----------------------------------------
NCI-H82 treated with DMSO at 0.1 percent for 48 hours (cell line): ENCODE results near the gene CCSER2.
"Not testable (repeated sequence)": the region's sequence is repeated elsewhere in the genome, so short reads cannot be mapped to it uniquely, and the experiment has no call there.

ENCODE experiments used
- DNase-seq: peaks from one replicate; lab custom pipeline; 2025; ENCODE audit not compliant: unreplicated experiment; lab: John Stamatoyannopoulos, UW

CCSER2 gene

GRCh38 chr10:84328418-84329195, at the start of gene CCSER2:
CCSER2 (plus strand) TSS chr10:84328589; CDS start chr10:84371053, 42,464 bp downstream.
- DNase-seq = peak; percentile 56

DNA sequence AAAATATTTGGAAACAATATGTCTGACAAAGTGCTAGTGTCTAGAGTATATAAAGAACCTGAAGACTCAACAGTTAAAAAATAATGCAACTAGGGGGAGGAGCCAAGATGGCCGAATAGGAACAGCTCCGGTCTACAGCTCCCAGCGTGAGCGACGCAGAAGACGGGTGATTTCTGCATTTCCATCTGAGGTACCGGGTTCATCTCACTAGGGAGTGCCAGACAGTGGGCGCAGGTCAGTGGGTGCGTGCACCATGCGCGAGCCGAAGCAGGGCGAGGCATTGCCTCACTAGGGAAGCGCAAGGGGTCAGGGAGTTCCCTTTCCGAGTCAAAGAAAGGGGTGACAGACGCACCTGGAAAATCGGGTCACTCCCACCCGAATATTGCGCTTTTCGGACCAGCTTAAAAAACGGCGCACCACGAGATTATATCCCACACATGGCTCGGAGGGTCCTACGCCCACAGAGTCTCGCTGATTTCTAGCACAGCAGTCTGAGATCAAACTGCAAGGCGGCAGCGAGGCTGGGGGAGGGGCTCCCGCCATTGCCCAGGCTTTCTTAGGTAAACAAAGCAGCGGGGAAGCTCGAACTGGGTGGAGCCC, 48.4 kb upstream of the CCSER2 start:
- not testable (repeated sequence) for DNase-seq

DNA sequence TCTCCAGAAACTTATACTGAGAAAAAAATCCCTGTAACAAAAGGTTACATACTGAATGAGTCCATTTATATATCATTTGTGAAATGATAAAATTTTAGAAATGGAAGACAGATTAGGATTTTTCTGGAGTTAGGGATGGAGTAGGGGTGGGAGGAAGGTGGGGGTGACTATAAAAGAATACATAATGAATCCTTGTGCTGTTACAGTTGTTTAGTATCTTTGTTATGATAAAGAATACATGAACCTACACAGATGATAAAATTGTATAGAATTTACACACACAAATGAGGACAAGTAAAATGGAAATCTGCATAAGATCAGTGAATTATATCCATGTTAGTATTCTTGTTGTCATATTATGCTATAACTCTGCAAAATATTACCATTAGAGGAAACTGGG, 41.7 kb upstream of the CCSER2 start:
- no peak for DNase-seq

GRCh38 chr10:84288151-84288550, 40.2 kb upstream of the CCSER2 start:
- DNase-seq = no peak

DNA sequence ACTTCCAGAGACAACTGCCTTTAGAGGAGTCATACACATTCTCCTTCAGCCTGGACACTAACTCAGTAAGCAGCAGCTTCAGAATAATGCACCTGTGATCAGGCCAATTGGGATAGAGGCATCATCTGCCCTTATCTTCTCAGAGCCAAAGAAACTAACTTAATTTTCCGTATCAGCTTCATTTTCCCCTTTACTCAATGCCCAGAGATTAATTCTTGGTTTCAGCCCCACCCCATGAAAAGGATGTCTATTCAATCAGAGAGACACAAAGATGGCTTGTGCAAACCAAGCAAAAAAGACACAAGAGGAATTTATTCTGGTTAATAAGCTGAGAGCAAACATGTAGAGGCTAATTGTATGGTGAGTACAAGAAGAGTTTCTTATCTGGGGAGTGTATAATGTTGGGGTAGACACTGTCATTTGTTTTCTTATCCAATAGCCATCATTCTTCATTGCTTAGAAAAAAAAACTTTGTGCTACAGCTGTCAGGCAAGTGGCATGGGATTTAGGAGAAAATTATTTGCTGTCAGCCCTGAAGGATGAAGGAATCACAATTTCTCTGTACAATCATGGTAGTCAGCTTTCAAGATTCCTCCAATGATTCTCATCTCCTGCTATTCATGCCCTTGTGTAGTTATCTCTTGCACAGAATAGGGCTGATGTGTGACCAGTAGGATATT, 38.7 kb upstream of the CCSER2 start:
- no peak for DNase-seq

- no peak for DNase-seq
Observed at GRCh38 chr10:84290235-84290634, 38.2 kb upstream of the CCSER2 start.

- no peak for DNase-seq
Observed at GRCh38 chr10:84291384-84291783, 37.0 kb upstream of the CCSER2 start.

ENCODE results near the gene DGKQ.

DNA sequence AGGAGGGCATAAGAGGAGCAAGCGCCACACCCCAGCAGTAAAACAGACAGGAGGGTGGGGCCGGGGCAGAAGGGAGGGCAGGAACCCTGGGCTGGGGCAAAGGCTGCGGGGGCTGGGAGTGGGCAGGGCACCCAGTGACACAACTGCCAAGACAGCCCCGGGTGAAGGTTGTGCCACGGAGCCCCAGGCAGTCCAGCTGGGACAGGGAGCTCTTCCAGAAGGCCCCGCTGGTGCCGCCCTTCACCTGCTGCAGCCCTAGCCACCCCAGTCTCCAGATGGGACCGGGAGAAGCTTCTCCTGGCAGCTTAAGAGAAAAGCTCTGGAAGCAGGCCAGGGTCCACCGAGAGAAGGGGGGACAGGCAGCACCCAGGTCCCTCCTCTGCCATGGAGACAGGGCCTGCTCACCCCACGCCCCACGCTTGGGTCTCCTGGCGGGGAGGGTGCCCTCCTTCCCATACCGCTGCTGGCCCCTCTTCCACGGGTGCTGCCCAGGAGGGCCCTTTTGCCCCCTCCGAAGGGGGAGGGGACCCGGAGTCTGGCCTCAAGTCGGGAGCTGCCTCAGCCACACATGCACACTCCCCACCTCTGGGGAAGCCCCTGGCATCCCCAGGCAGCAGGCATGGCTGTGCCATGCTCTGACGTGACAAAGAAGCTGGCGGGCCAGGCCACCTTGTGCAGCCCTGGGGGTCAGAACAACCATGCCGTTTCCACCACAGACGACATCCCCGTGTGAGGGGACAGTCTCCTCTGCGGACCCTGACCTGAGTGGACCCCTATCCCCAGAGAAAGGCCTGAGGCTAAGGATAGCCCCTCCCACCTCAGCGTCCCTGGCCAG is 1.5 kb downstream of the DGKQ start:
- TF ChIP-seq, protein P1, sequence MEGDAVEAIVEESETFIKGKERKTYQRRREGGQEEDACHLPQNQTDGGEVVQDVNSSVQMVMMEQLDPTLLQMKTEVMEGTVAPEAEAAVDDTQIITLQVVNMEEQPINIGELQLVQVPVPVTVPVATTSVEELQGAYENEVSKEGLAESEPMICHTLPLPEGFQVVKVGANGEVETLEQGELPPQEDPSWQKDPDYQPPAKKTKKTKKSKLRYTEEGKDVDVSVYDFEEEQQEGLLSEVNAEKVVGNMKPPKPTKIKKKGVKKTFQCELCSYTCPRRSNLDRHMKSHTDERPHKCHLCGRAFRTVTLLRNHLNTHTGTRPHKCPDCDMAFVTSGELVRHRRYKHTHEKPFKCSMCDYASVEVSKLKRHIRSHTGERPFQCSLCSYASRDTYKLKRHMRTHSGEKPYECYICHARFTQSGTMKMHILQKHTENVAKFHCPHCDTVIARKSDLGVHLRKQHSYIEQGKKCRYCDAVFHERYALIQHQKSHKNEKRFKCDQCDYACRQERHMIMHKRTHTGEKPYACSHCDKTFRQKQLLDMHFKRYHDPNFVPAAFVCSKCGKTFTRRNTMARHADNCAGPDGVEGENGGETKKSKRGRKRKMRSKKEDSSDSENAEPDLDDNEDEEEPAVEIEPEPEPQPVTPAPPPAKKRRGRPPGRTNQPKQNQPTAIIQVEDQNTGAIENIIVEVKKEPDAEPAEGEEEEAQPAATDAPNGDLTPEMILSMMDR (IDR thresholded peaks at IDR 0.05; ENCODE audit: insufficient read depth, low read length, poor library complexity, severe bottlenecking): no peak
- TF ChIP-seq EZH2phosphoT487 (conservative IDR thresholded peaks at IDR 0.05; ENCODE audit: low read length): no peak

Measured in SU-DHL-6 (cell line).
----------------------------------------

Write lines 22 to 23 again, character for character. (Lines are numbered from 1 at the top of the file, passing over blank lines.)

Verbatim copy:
DNA sequence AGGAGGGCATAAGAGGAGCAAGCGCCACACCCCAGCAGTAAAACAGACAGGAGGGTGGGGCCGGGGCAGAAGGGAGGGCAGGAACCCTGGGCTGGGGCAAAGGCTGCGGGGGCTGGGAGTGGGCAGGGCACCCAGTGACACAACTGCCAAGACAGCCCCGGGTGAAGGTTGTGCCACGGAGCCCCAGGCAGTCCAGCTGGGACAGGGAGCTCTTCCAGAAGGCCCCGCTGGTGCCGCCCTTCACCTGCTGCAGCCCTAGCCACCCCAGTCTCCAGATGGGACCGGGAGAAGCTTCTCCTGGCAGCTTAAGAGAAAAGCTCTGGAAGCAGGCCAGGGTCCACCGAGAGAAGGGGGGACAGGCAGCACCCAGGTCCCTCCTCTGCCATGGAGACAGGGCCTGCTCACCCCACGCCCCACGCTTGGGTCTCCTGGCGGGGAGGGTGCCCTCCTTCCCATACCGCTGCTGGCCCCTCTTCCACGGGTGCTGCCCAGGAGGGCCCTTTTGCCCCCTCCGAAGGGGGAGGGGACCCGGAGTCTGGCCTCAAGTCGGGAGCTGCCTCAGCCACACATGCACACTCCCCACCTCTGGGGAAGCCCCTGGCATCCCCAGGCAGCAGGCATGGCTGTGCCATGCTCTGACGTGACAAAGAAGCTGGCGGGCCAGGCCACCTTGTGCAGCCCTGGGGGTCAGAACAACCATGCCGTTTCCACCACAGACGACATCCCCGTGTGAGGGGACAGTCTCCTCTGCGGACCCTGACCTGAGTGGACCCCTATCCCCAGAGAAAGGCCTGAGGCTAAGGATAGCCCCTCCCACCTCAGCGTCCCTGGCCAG is 1.5 kb downstream of the DGKQ start:
- TF ChIP-seq, protein P1, sequence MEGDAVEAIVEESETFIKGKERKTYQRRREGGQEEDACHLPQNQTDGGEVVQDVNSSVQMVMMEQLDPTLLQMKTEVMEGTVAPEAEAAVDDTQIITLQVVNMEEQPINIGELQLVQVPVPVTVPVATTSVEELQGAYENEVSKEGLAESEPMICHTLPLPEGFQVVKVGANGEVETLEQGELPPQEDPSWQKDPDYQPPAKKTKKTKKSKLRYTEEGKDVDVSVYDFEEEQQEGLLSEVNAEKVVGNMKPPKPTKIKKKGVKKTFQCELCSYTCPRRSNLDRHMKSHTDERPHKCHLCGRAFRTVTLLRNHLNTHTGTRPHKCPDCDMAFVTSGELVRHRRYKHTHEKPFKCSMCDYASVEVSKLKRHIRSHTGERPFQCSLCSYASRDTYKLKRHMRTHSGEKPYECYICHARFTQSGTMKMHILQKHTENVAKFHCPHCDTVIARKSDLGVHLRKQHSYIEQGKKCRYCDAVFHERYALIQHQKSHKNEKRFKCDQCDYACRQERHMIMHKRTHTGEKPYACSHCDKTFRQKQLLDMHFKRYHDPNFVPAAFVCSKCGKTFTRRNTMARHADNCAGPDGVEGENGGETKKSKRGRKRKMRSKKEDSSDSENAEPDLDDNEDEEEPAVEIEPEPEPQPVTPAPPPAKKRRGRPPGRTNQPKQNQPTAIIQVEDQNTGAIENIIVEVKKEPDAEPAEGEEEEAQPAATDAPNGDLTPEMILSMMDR (IDR thresholded peaks at IDR 0.05; ENCODE audit: insufficient read depth, low read length, poor library complexity, severe bottlenecking): no peak